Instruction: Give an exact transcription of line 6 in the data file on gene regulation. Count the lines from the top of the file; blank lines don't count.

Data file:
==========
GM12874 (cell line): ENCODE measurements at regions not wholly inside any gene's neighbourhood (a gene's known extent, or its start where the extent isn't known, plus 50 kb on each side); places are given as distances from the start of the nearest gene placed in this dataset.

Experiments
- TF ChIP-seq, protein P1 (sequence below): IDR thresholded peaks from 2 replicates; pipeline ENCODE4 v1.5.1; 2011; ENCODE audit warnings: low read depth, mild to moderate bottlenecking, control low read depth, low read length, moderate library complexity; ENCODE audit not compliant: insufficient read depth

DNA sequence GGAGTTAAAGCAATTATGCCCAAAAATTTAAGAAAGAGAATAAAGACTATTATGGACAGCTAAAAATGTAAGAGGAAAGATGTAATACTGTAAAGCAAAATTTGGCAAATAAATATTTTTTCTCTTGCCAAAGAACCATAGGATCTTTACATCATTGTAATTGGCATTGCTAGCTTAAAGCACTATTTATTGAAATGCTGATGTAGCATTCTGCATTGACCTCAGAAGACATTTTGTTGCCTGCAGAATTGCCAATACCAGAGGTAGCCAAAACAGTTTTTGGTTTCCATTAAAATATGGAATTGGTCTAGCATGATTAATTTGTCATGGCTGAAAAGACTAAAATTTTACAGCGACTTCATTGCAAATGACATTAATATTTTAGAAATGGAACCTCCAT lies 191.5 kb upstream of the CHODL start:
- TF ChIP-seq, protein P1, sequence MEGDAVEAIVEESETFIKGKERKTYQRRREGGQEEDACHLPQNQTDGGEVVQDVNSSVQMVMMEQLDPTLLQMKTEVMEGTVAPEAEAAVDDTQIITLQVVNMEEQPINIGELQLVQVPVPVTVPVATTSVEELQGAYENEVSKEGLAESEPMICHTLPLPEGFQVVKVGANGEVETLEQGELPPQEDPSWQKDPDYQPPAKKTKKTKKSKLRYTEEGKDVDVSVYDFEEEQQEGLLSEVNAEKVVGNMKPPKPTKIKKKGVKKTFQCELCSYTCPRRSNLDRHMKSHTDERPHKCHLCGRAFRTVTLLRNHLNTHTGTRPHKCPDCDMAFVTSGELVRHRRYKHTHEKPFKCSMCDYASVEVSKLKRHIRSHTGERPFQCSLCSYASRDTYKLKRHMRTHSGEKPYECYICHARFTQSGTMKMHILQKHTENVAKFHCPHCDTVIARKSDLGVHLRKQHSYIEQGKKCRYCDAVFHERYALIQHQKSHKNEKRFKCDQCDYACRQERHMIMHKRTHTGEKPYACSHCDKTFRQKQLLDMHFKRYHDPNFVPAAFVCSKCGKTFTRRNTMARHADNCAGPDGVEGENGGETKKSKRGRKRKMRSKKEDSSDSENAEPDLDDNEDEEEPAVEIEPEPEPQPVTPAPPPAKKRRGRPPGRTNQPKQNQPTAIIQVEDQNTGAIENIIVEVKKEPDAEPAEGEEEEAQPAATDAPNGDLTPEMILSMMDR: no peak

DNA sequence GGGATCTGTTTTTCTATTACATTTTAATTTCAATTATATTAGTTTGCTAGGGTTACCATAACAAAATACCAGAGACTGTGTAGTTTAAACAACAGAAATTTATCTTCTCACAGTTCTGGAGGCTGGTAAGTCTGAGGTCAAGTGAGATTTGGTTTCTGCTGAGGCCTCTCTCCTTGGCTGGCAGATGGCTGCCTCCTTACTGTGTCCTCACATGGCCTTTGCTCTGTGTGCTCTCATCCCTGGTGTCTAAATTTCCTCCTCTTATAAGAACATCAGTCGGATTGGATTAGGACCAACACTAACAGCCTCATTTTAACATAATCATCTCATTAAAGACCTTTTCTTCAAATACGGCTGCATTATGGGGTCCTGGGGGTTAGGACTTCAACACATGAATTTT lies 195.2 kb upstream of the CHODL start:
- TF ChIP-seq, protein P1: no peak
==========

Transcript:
DNA sequence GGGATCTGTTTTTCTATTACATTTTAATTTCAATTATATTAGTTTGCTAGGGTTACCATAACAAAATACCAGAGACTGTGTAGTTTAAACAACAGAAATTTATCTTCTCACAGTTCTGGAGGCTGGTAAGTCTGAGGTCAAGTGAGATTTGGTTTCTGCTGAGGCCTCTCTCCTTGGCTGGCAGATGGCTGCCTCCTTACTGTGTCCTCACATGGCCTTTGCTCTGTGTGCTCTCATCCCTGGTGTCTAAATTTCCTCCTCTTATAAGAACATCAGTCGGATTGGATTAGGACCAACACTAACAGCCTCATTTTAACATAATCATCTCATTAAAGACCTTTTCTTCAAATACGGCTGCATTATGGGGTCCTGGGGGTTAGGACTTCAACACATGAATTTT lies 195.2 kb upstream of the CHODL start: